Release Date: July 12, 2016
Find it: Goodreads, Amazon, Barnes & Noble, iBooks
They survived The Island, but can they cross The Chasm?
Four months after Prince Galian was discovered alive on a remote island, he’s adjusting slowly to life at the hospital under the Kylaen media’s glare. His promises to Theo remain unfulfilled as fear of his father keeps him from taking concrete action. And the more he learns about the machinations in Kylae, the less sure he is that it’s possible to make a difference.
Across the great Madion Sea, Major Theo Kallistrate struggles to navigate the tricky political waters of Rave’s presidential staff. To make positive change for her people, she must remain relevant and interesting to the Raven media and to the president. When he asks her to deliver a speech on her supposed two-month imprisonment at Mael, she’s not sure she can stomach the lies.
The Chasm is S. Usher Evans’ breathtaking, fast-paced follow-up to The Island, which readers say is “not to be missed.”
The Chasm is the second book in the Madion War trilogy. The review below may contain spoilers for The Island, book one of the Madion War trilogy. A spoiler-free review of book one can be read here.
The Chasm picks up four months after the end of The Island. Prince Galian is back to work at the hospital and avoiding the rest of his family. Meanwhile, Theo is back in Rave and has become the latest media darling there. Even though she hates the spotlight, Theo puts up with it in order to get close to President Bayard so that she will be able to actually help her people and country.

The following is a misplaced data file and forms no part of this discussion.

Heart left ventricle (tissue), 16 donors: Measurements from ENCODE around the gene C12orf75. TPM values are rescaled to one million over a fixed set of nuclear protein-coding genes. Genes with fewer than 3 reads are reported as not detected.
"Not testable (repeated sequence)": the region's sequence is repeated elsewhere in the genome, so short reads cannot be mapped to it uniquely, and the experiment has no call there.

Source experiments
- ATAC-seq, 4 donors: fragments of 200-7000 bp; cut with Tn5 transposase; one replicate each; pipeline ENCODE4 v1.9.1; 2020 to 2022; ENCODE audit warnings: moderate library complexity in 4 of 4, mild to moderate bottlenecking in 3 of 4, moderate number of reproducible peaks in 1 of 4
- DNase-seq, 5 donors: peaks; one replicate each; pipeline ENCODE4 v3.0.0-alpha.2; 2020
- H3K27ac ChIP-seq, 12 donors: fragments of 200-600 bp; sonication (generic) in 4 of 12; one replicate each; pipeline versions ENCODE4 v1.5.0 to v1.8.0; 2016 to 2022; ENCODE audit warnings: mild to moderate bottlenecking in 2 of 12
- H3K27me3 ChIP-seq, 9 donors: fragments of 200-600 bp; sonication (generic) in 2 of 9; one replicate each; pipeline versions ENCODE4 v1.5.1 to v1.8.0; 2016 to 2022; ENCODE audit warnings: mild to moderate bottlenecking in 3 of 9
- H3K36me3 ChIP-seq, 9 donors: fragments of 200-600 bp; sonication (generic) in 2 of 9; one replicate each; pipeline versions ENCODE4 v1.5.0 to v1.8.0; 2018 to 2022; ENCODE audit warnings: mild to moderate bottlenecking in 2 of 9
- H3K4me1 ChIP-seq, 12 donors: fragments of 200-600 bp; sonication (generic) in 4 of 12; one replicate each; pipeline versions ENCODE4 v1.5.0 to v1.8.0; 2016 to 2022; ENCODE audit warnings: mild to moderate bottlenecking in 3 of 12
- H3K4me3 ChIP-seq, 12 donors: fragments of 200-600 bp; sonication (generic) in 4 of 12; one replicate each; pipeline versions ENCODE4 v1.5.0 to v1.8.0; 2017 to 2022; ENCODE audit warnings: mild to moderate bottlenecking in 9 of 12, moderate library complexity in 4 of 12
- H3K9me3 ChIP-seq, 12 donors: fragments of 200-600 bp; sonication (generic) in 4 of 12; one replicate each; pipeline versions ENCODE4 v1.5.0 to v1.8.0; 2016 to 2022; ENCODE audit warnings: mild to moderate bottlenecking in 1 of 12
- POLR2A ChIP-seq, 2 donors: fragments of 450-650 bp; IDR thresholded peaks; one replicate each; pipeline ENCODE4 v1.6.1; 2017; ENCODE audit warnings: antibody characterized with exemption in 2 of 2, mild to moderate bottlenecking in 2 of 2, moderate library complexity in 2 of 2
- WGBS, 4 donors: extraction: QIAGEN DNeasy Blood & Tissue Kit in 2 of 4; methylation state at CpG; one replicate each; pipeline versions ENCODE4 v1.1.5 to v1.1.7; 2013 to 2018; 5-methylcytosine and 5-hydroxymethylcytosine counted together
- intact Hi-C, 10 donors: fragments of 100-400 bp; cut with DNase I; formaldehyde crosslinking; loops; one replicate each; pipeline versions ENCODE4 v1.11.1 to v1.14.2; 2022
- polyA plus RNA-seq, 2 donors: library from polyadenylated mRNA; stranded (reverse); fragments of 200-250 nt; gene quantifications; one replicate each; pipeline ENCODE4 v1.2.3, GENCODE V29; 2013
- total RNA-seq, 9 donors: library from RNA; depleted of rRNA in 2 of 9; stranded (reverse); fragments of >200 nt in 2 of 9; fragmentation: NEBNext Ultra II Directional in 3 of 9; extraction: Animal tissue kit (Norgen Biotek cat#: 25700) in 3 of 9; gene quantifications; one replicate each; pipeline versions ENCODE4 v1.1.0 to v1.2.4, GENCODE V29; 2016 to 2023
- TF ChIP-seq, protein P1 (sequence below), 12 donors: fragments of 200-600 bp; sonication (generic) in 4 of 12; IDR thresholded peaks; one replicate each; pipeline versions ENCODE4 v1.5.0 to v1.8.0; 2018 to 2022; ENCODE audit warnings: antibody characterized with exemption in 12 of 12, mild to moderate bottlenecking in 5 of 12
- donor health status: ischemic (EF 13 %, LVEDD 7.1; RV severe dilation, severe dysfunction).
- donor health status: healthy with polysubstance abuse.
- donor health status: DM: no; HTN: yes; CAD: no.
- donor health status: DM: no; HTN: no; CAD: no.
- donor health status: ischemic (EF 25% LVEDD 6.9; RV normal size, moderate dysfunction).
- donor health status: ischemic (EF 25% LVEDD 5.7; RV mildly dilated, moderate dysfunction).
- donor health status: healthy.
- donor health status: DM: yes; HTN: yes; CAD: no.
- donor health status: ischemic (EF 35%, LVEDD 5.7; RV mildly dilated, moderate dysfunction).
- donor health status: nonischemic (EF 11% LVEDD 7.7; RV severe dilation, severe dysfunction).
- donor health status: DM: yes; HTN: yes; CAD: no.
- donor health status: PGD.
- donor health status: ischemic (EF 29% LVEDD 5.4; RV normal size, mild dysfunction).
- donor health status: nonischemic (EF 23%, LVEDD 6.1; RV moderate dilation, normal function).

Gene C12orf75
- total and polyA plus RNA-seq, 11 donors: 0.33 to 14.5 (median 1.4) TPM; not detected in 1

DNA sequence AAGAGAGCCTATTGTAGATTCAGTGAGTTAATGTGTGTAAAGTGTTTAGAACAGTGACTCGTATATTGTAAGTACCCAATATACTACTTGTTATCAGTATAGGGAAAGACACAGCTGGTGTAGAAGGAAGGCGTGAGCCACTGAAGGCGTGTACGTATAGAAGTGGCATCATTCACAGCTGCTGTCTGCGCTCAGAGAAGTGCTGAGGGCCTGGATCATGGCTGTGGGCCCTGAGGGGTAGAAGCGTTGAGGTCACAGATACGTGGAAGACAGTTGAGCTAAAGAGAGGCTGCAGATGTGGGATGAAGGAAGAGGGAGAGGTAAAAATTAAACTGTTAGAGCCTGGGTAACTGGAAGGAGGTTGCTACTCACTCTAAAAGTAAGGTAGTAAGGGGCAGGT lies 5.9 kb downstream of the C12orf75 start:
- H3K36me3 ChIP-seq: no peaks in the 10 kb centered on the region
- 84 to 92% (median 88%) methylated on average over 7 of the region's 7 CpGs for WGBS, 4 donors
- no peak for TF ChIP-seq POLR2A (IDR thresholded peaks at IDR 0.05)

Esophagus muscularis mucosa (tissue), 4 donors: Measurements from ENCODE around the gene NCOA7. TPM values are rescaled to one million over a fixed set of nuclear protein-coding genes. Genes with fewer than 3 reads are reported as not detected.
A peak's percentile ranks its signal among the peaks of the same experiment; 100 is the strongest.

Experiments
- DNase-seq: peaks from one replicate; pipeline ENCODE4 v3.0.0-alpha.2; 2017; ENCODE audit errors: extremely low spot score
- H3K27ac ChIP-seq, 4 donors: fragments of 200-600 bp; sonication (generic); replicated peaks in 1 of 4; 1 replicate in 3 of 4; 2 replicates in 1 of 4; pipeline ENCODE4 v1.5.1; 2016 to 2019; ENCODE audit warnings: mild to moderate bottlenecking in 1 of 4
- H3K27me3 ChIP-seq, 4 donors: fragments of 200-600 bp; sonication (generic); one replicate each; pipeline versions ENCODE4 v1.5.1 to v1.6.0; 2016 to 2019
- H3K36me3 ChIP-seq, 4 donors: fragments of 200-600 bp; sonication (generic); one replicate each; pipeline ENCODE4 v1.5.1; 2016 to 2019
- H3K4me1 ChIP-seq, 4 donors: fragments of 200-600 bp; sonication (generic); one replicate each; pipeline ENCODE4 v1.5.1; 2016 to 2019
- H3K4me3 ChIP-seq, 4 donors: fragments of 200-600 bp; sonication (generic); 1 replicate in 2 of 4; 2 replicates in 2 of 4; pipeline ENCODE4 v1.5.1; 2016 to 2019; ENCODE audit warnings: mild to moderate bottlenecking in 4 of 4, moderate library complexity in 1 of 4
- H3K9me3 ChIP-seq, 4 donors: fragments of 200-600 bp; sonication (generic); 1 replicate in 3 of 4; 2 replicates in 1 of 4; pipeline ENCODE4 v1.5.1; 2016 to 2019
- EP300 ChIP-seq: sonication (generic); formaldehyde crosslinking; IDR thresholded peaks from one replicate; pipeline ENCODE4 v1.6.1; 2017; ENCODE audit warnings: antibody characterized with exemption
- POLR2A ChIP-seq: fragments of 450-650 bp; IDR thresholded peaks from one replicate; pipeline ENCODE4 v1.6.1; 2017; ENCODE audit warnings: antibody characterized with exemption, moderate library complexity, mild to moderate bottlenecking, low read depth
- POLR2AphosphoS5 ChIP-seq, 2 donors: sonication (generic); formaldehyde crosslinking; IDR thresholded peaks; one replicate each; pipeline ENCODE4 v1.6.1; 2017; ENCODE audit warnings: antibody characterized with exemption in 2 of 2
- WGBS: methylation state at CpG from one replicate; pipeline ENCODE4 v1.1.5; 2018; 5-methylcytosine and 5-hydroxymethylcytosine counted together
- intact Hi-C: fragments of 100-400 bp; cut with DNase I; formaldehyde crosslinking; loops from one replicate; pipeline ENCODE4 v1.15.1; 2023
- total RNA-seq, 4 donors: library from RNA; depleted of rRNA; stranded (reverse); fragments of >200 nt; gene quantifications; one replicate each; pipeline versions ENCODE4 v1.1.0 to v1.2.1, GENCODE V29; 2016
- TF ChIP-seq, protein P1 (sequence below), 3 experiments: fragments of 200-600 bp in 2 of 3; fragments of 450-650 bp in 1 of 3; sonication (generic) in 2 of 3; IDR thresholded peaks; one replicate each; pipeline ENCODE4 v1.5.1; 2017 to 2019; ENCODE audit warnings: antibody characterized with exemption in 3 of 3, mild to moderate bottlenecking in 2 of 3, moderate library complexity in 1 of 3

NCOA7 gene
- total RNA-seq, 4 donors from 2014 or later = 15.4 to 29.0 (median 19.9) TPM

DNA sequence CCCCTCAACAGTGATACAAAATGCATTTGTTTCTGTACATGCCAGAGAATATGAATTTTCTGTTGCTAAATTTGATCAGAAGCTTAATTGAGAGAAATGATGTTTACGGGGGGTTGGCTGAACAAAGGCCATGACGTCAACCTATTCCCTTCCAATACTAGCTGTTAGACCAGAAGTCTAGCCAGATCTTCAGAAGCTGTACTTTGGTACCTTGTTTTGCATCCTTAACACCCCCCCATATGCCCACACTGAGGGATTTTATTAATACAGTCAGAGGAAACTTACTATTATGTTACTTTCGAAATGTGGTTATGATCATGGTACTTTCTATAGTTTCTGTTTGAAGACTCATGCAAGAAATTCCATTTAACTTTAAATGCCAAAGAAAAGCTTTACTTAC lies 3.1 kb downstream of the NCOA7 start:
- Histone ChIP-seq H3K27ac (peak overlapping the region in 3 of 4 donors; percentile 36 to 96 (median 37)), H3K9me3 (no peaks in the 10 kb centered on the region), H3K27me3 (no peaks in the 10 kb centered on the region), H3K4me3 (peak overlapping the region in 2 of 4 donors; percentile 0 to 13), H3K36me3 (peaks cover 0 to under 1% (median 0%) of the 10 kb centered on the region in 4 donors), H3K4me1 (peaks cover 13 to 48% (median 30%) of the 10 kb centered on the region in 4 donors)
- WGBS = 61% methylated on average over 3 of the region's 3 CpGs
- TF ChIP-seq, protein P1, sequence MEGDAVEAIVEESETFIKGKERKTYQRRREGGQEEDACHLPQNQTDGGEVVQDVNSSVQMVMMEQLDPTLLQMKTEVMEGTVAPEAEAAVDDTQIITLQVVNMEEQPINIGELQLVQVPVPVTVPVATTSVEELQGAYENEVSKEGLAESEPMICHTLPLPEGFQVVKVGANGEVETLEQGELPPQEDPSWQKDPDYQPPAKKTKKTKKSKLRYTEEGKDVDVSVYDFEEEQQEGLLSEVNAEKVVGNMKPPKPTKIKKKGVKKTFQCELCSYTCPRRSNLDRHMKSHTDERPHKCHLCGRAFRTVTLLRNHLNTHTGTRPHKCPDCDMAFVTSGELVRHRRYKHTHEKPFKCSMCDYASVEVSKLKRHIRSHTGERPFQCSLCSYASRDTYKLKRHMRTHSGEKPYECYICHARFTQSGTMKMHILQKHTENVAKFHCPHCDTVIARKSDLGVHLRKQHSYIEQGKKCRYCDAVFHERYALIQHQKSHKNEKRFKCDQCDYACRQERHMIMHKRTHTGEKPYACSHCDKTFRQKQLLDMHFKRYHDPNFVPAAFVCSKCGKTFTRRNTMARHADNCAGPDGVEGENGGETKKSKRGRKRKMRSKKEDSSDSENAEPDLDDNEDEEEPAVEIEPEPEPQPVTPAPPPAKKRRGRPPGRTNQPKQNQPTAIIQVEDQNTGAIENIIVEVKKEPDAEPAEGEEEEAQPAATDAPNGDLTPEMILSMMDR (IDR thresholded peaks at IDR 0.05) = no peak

While reading The Island, something just felt a little off to me. I still do not really know what it was exactly, but whatever is was, it disappeared in The Chasm and I ended up being able to connect to the characters more. Another reason I think I ended up enjoying the sequel more, was because Theo and Galian were separated most of the book so there were two different storylines and more action to follow.
One of my favorite parts of The Island was the politics between the two countries and how these views affected both Theo and Galian. The world-building continues to grow in The Chasm, and I loved learning more Rave and Kylae as well as a little bit more about Herin and Jervan. It was especially interesting learning how corrupt Rave’s government actually is.
I really do love Galian and Theo’s romance. Since they were separated for most of the book, they were both lovesick most of the time, which definitely could be a little bit on the irritating side. However, once they were reunited, that part disappeared. One thing that I love is how Galian and Theo bring up the best in each other and push each other to be the best that they can possibly be.
Overall, The Chasm was a great sequel and I enjoyed it even more than The Island. I look forward to reading the conclusion to the Madion War trilogy, The Union, next year!
*This review copy was provided to me by the author in exchange for a honest review.*
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